During the task execution, power is amplified by cyclically extending and compressing the springs while moving the arm back and forth. The physical implication of such strategy is analysed in greater depth in the next section.

4.2 The benefit of passive compliance

One of the distinct feature of VSAs that incorporate passive elasticity into the system by design, is their ability to store mechanical energy and to utilise the stored energy to enhance the power output of the actuators. This may be achieved by making the elastic components absorb the energy generated by the motors at a low rate, and then releasing this energy at a high rate to drive the link-side motion (Bingham 1988; Paluska and Herr 2006). This is particularly important for explosive movements where it can significantly enhance the peak joint performance (Alexander and Bennet-Clark 1977; Jöris et al. 1985; Wilson et al. 2003).

Here, we show that the present optimal control formulation naturally exploits this physical mechanism to improve task performance. For this purpose, we first define the conditions required for energy storage and power amplification on compliantly actuated systems and then identify the presence of these physical effects along the optimal solution.

4.2.1 Conditions for power amplification and energy storage

During the motion of the system, the input power delivered by the motors is given by where p out is the mechanical power output of the VSA, while \(\dot{E}_{s}\) is the time derivative of the elastic energy accumulated in the springs.16 Using (17), we can define two distinct operation modes depending on the energy flow during the motion; the first is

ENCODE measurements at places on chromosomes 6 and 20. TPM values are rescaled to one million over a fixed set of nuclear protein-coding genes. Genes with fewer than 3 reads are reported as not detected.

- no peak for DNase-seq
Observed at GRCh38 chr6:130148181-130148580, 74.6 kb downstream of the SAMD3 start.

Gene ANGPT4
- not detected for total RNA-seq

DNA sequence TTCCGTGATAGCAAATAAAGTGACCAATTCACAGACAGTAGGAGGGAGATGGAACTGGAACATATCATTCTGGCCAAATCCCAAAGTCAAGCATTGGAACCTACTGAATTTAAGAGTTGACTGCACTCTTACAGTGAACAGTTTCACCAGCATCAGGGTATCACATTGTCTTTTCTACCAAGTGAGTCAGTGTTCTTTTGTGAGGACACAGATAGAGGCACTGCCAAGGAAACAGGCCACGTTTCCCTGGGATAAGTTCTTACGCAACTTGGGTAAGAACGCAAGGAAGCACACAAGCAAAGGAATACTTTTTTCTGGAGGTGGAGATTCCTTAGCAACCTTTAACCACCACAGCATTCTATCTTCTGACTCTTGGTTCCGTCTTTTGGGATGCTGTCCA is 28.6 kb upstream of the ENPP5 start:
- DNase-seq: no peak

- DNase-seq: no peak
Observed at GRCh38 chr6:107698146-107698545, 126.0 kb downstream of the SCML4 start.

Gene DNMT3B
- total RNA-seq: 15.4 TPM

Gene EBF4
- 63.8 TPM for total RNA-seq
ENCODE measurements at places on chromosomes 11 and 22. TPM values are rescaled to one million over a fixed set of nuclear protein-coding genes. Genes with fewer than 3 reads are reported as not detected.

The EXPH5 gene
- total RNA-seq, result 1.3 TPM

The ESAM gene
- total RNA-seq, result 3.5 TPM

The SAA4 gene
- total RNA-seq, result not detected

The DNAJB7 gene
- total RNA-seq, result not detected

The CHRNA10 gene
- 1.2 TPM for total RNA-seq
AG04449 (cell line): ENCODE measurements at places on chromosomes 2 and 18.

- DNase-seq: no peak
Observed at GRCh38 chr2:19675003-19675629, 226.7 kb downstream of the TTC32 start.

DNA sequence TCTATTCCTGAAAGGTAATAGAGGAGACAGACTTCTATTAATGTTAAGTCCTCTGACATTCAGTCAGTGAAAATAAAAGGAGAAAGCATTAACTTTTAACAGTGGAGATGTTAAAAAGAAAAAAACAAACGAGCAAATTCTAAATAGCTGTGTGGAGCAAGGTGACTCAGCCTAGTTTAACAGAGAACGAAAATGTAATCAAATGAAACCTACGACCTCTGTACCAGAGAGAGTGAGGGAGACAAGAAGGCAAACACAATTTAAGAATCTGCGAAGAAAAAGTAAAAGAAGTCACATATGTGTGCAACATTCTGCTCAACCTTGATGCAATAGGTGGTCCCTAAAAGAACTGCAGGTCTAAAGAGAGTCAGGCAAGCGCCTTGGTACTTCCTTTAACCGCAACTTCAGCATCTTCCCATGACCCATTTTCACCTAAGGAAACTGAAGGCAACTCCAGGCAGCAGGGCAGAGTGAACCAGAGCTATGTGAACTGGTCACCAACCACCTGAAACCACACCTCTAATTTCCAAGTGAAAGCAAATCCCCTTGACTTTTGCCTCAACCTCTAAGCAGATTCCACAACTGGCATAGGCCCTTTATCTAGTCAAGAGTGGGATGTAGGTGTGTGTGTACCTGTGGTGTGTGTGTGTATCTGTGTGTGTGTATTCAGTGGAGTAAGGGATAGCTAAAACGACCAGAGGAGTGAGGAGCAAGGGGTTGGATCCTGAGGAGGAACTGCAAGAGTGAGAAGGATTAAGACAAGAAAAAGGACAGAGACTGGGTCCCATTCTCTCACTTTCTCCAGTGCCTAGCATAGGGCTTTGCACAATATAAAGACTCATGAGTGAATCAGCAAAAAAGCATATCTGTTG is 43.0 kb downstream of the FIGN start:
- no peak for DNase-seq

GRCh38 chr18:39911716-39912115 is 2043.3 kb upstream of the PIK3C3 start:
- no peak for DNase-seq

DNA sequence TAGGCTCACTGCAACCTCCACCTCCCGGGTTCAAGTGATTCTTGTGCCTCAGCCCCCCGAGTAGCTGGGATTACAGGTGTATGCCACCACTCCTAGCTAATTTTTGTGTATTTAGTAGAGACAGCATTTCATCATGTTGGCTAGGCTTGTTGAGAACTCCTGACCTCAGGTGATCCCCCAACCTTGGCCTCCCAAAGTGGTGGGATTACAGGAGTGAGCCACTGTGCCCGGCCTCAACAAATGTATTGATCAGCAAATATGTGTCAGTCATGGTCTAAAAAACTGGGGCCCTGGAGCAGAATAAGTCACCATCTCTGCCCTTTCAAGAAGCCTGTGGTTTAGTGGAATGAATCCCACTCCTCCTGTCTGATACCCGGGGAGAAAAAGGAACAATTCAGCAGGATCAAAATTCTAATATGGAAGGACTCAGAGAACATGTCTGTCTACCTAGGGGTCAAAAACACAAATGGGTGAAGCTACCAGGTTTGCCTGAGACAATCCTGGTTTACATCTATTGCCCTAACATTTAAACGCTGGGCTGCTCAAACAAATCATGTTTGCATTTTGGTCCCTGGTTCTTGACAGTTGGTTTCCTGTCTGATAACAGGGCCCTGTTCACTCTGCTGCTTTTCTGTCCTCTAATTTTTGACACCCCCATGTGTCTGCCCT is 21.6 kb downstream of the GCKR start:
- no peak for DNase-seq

1. (a)

    power amplification, that takes place if the (positive) output power delivered by the VSA, is higher than the input power provided by the motors i.e., p out >0 and p out >p in (\(\dot{E}_{s}<0\)), while the second is

  2. (b)

    energy storage, which occurs when the VSA is back-driven by the rigid body dynamics. In this latter case, the output power is negative i.e., p out <0 and the energy given by the link-side motion is stored by the actuators \(\dot{E}_{s}>0\).

By alternating between these two modes, energy stored by the springs in an earlier phase of motion can be re-utilised to enhance the output power of the actuators in a latter phase (e.g., when releasing the ball).

4.2.2 Optimal power flow and energy storage during the motion

The cyclic motion observed in Fig. 5 belies a strategy of alternating between the power amplification (light gray) and energy storage (black) modes of operation as indicated in Fig. 6. There are two characteristic power peaks just before ball-release indicating: (i) significant power amplification at the end of the movement and (ii) a proximal-to-distal power flow, see Fig. 6b1, b2. Such (an optimal) proximal-to-distal power flow was suggested to be connected with the characteristic sequential action of body segments from larger proximal to smaller distal links observed in humans (Jöris et al. 1985; Putnam 1993). In our passively compliant system, this serves to gradually increase the peak ball velocity with each swing until the final release (Fig. 6a).
Fig. 6

(a) Velocity of the ball during corresponding to the throwing motion depicted in Fig. 5. (b1, b2) Mechanical power flow through the actuators. The power flow is decomposed into the input power p in , output power p out and the power flow through the springs \(\dot{E}_{s}\) (i.e., \(p_{out}=p_{in}-\dot{E}_{s}\)). (c) Mechanical energy supplied by the motors E in , energy stored in the actuators E s (i.e., potential energy of the springs), and output energy delivered by the VS actuators E out (i.e., E in =E s +E out where \(E_{out}=\int^{t}_{0}p_{out}(s)ds\)). The same plots also contain the input mechanical energy that would be ideally required to generate the same motion by: (i) non-compliant but back-drivable actuators that are not able to store energy \(E_{o}(t) =\frac{1}{2}\int^{t}_{0}(p_{1out}+\vert p_{1out}\vert + p_{2out}+\vert p_{2out}\vert )ds\), and (ii) non-backdrivable actuator where both acceleration and braking are actively generated \(E_{+}(t) = \int^{t}_{0}(\vert p_{1out}\vert +\vert p_{2out}\vert )ds\)